With the addition of Bailey, the Red Sox seem to have a strong overall bullpen. Mark Melancon now slides into a setup role. Bobby Jenks doesn't slide into anything, but he'll probably plop into more of a seventh-inning slot. Alfredo Aceves is a terrific right-handed long man; Andrew Miller fills that role well from the left side.
Still, the relief corps is missing something. They need a lefty specialist, someone to get key outs against the likes of Curtis Granderson and Robinson Cano. Darren Oliver is perfectly suited to that gig. Boston can bid a bit more for those services than other teams, so this is a no-brainer.
Clubhouse factors are overstated. Teams get far too much credit for their cohesion when they win, and when collapses happen, those same squads get far too much blame for lacking focus.
That said, the Red Sox do have a lot of established veterans on the roster, and sometimes, getting those players to watch video, work on what's not working and stay in premium shape can be tough. Baseball is about day-to-day adjustments, and too many veterans get lazy about those things.
That's why Bobby Valentine was the team's choice to take over as manager. He's a man of boundless energy, the kind that rubs off on everyone he encounters. The Red Sox need his constant kinesis to keep themselves on the top of their game. If he can set the right tone for the team in the spring, they will be a more disciplined bunch come autumn.
The Red Sox have depth, but too many American League teams fail to make the optimum use of their benches. Boston is in a position to be better.
In right field, Ryan Sweeney and some right-handed bat (Marlon Byrd, perhaps?) would make a terrific platoon. So would Jarrod Saltalamacchia and Kelly Shoppach behind the plate.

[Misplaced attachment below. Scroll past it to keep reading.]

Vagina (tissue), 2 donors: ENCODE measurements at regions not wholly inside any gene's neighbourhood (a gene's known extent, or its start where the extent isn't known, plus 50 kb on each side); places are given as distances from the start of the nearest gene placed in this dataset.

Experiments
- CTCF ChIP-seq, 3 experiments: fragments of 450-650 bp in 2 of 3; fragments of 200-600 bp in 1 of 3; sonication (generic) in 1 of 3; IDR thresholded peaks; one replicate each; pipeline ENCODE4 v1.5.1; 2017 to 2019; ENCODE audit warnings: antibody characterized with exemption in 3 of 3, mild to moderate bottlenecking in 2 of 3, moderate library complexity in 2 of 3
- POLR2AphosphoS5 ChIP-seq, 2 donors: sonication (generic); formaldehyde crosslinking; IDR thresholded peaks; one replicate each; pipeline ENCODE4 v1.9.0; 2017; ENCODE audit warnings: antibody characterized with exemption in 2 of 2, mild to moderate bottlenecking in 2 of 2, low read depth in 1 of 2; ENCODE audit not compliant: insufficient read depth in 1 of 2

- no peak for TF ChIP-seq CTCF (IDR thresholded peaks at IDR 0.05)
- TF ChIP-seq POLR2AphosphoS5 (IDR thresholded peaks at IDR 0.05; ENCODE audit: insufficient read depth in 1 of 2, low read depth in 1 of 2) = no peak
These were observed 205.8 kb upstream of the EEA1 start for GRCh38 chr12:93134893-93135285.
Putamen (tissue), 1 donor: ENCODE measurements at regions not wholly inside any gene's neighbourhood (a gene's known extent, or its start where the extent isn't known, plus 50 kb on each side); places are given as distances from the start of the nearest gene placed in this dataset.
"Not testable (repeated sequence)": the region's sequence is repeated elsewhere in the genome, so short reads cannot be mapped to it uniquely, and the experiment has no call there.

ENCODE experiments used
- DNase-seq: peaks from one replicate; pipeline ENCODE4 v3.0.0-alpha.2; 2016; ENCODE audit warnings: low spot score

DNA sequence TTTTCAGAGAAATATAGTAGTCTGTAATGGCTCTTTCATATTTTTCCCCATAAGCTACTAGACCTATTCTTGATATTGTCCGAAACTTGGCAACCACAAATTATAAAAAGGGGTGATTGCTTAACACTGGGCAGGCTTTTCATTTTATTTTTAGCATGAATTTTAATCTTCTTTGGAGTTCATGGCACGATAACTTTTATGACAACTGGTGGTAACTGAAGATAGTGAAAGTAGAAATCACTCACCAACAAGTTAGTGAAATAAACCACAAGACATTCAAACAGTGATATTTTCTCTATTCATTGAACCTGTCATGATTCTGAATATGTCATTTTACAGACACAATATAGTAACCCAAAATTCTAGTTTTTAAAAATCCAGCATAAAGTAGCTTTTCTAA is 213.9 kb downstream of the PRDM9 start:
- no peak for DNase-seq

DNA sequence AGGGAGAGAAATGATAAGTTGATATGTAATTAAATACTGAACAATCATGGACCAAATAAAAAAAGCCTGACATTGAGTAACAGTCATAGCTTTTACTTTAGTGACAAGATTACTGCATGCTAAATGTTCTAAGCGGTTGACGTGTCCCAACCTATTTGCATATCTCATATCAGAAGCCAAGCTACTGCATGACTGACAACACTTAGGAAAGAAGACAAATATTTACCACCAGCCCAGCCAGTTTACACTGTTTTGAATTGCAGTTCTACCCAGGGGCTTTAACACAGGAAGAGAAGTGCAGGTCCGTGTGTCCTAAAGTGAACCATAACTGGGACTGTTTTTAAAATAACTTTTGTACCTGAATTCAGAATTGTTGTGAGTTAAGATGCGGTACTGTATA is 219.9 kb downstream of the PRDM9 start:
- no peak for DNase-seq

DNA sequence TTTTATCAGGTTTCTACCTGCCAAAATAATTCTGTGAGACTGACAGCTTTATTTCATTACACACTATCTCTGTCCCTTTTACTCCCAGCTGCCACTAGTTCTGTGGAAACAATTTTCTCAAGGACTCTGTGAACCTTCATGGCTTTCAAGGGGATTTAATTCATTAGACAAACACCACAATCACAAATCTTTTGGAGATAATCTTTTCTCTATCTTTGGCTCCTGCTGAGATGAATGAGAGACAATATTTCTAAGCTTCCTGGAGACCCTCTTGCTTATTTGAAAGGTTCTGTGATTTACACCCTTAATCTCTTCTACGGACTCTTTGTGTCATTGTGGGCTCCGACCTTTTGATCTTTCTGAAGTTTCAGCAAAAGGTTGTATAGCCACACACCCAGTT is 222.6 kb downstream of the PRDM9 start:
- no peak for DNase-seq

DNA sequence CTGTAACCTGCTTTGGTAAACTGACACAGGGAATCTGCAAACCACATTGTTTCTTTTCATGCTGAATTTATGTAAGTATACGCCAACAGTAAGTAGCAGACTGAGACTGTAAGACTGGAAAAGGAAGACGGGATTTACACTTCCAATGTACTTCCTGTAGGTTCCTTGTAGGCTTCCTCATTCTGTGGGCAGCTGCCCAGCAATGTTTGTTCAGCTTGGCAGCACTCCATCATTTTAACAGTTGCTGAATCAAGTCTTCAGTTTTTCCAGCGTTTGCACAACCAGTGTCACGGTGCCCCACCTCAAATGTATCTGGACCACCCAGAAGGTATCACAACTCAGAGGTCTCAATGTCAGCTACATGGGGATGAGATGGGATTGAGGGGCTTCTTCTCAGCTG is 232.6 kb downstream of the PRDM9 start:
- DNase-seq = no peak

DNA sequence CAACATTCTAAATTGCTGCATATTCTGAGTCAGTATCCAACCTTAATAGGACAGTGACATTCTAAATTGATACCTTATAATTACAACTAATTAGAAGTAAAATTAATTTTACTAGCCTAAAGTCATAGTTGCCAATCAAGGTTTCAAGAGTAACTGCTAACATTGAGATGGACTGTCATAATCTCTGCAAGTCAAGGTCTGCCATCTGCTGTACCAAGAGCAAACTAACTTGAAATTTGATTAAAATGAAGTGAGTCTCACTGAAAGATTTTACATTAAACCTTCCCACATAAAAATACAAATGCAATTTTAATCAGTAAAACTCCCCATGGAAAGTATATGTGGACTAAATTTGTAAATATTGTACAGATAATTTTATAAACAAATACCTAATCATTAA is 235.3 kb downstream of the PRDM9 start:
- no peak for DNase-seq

The most intriguing platoon possibility, though, might be at shortstop. Both Marco Scutaro and Jose Iglesias bat right-handed, but whereas Scutaro is primarily an on-base threat for the bottom of the batting order, Iglesias is a prospect with elite defensive skills.
That creates an interesting opportunity. When ground-ball mavens Jon Lester and Clay Buchholz start, the Sox could put the glove wizard Iglesias at shortstop and save some runs. When Josh Beckett takes the mound, Scutaro could provide offensive punch without costing the club.
The 2011 Red Sox did lack pitching depth, but realistically, it never should have gotten as bad as it did for them. They had Josh Beckett, Jon Lester, Daisuke Matsuzaka, Clay Buchholz, John Lackey, Andrew Miller, Tim Wakefield and (after the trade deadline) Erik Bedard on hand.
Yet, those players had an awful time staying healthy down the stretch. Lackey's and Matsuzaka's problems were arm and workload-related, and likely inevitable.
In the cases of Beckett, Lester and Buchholz, though, the Sox lost starts that should have gone to their top hurlers, because they all recovered on a much slower schedule than expected. That failure traces back to the training staff. If the Red Sox can find a group of athletic trainers who will keep ankle and back injuries to the lowest level of impact possible, they will get much better.
The Red Sox struggled to find the right lineup throughout 2011. The slow emergence of Jacoby Ellsbury as a superstar and the failure of Carl Crawford to find his usual rhythm made it hard to know where people belonged.
In 2012, more questions might pop up, but this is the ideal lineup set for the team come Opening Day:
|v. RHP||v. LHP|
With those personnel in that arrangement, Boston should lead the AL in runs scored again in 2012.
It's clear that the current market for starting pitching favors sellers. C.J. Wilson got more than he was worth. The Padres and A's extracted more from trading partners for Mat Latos, Trevor Cahill and Gio Gonzalez than anyone expected they would. Yu Darvish cost $51.7 million, and that was just to start talking.
Edwin Jackson is a great option, but even if they add him, Boston might need an extra arm down the stretch. The way to get it, though, would not be to continue paying through the nose and adding pitching at the current top-dollar prices.
Instead, if the Sox wait for July, they should be able to add Wandy Rodriguez or a comparable hurler at a much more reasonable cost.